How To Share Your Story As An MS Advocate

A version of this post first appeared in Aby: the app for people living with MS. All opinions are my own.

How To Share Your Story As An MS Advocate

There’s never been a better time to become an MS advocate, influencer, blogger, vlogger, Tiktoker, ’grammer, podcaster, whatevs. Until relatively recently, the main resources for people looking to learn about an MS diagnosis were medical professionals and nationally recognized non-profit organizations. But patients are experts in a way that doctors, drug companies, and MS Societies could never be, and first-hand experience is an essential part of understanding any chronic illness. Social media has become a powerful platform where advocates can help shape an uncensored and nuanced picture of what it really means to live with MS.

MS advocacy and story-telling can:

  • Help family, friends, and coworkers better understand the impact of MS
  • influence donations and social change
  • alleviate feelings of loneliness by facilitating connections with others who ‘get it’
  • encourage information sharing that may be helpful for managing and understanding MS

When you’re living in a body that feels like it’s calling all the shots, it can be empowering to take ownership of your story. If you’re ready to share your unique expertise, here are some of the tools in my MS influencer kit:

Be niche

I may write about diet, fashion, and travel, but they’re all through the lens of MS. I won’t post random pictures of my dog being cute. Everyone’s dog is cute. I will post about the curious reaction I used to get when people saw a disabled woman taking her three-legged dog for a hop. I make my post about MS. If you’ve decided to become an advocate for your chronic illness, you’ve already identified your niche. But, is there a niche within your niche? Perhaps it’s moms with MS, or the LGBTQ community and MS, or paediatric MS. If you can dream it, there’s an audience for it.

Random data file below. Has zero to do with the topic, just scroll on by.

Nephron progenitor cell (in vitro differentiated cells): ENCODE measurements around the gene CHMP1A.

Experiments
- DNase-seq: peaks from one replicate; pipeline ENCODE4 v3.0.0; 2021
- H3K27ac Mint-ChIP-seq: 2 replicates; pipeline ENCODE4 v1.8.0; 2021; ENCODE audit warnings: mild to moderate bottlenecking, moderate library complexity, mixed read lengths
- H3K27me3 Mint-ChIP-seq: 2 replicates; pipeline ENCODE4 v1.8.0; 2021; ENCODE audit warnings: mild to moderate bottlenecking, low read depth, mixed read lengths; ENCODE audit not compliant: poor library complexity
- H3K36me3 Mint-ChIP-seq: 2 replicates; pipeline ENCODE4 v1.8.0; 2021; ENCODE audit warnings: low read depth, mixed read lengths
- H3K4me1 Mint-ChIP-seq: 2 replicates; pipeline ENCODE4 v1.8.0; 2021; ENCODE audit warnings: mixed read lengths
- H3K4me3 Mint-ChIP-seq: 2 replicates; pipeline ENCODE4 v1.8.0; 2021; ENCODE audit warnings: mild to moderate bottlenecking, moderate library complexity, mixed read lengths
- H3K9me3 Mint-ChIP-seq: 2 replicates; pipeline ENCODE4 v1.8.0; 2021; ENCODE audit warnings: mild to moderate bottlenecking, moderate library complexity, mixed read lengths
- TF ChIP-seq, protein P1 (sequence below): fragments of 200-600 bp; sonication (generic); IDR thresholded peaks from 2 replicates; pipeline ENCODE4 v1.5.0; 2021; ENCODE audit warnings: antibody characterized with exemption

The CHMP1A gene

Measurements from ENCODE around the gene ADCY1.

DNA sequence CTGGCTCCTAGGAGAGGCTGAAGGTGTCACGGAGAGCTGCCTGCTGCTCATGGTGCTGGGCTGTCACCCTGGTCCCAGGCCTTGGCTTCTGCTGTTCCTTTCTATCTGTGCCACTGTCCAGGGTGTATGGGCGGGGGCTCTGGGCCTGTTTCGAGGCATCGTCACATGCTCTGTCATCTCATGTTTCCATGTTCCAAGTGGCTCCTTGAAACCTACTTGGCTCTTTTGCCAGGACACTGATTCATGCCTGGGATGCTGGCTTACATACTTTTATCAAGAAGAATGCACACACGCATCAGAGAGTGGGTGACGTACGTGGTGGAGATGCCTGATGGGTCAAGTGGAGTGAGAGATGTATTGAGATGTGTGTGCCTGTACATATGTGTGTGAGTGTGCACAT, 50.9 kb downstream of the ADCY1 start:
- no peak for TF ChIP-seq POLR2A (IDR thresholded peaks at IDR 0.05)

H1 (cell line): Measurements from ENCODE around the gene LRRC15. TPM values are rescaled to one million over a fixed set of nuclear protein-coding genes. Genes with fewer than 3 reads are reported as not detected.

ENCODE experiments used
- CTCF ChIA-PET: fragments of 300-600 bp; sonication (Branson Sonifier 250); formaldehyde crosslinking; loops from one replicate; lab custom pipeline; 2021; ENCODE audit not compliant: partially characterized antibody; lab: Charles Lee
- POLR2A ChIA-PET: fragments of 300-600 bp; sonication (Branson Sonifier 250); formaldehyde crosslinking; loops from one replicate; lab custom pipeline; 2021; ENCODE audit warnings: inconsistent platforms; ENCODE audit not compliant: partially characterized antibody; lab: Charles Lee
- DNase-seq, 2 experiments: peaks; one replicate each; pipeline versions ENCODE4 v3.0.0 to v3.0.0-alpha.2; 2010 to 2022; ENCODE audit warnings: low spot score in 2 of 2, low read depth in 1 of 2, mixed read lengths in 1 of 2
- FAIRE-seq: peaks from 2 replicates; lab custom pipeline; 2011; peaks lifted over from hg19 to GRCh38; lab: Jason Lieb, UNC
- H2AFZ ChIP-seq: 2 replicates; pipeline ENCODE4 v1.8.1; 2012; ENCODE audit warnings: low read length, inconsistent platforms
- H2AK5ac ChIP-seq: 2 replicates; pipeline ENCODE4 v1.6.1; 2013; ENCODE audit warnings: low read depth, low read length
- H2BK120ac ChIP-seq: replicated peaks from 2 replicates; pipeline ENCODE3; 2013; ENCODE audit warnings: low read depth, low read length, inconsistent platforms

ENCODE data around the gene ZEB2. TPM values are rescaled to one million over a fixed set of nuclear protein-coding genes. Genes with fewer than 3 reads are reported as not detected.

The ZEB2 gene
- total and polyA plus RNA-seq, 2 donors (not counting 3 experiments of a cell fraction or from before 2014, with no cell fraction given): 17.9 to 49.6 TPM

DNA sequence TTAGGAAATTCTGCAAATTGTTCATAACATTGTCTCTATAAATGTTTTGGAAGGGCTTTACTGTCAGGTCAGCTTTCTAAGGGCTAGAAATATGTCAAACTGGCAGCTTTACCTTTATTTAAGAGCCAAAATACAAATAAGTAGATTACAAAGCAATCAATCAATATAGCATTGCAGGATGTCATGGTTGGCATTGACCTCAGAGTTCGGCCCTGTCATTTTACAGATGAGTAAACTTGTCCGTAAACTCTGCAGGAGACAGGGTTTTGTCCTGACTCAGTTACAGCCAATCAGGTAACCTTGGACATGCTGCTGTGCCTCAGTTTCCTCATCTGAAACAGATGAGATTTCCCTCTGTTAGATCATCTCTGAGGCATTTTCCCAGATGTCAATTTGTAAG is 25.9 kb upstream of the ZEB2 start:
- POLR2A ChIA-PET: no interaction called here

We both need a bath.

Find your voice

Develop a strong point of view and lean into it. Figure out what’s unique about you and your story. Be truthful without writing what you think people want to hear–you can’t write for everyone. Authentic stories are better than sugar-coated ones.

Create quality content

Creating excellent content is the most important element to being a successful MS advocate. Be knowledgeable about your subject matter. Fact-check everything you publish, and be careful not to spread false information. Pay attention to grammar and spelling. Credibility is key.

Establish good habits

Readers make better writers. And so does practice. Get in the habit of writing every day, even if it’s just a few lines in a journal. A daily self-analysis can help you become a boss at articulating your life with MS.

Keeping a diary is a great way of documenting your hair transformations while getting your 10 thousand writer-hours in.

Set boundaries

You own your story and it’s yours to tell. The more personal and vulnerable you can be, the more your content will resonate. However, only share what you’re comfortable with. When in doubt, ask yourself, “Would I be okay if this were published in the New York Times?” If you’re not cool with your worst enemy reading about your bladder problem, don’t write about it.

Keeping up with social media, posting, and interacting can be exhausting. Remember that you have a chronic illness and set boundaries. Late night screen time can disrupt sleep and your ability to wind down.

Build your audience

Post regularly. Use hashtags. Be active on more than one platform, and vary your content as much as possible. Look for opportunities to guest blog. Contact MS organizations who are always looking for patient stories. Interview other MS advocates. If they share your work it will drive a broader audience to your channels.